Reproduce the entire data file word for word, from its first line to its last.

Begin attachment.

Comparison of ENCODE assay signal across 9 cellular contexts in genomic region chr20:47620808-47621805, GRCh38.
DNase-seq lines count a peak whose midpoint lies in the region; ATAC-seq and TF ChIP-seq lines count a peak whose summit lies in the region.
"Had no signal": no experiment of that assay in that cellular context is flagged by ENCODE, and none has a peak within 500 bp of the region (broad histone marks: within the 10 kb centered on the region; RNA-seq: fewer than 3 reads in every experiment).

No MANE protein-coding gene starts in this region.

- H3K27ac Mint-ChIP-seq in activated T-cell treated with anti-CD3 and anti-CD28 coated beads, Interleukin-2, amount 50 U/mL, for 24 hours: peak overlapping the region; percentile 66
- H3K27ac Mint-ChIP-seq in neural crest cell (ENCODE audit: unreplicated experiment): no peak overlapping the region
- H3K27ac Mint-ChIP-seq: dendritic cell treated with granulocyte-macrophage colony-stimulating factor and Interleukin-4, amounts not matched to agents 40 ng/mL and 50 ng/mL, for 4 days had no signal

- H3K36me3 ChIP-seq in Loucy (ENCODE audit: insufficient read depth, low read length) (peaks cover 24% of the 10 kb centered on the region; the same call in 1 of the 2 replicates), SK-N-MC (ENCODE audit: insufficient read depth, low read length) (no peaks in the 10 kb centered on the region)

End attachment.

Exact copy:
Comparison of ENCODE assay signal across 9 cellular contexts in genomic region chr20:47620808-47621805, GRCh38.
DNase-seq lines count a peak whose midpoint lies in the region; ATAC-seq and TF ChIP-seq lines count a peak whose summit lies in the region.
"Had no signal": no experiment of that assay in that cellular context is flagged by ENCODE, and none has a peak within 500 bp of the region (broad histone marks: within the 10 kb centered on the region; RNA-seq: fewer than 3 reads in every experiment).

No MANE protein-coding gene starts in this region.

- H3K27ac Mint-ChIP-seq in activated T-cell treated with anti-CD3 and anti-CD28 coated beads, Interleukin-2, amount 50 U/mL, for 24 hours: peak overlapping the region; percentile 66
- H3K27ac Mint-ChIP-seq in neural crest cell (ENCODE audit: unreplicated experiment): no peak overlapping the region
- H3K27ac Mint-ChIP-seq: dendritic cell treated with granulocyte-macrophage colony-stimulating factor and Interleukin-4, amounts not matched to agents 40 ng/mL and 50 ng/mL, for 4 days had no signal

- H3K36me3 ChIP-seq in Loucy (ENCODE audit: insufficient read depth, low read length) (peaks cover 24% of the 10 kb centered on the region; the same call in 1 of the 2 replicates), SK-N-MC (ENCODE audit: insufficient read depth, low read length) (no peaks in the 10 kb centered on the region)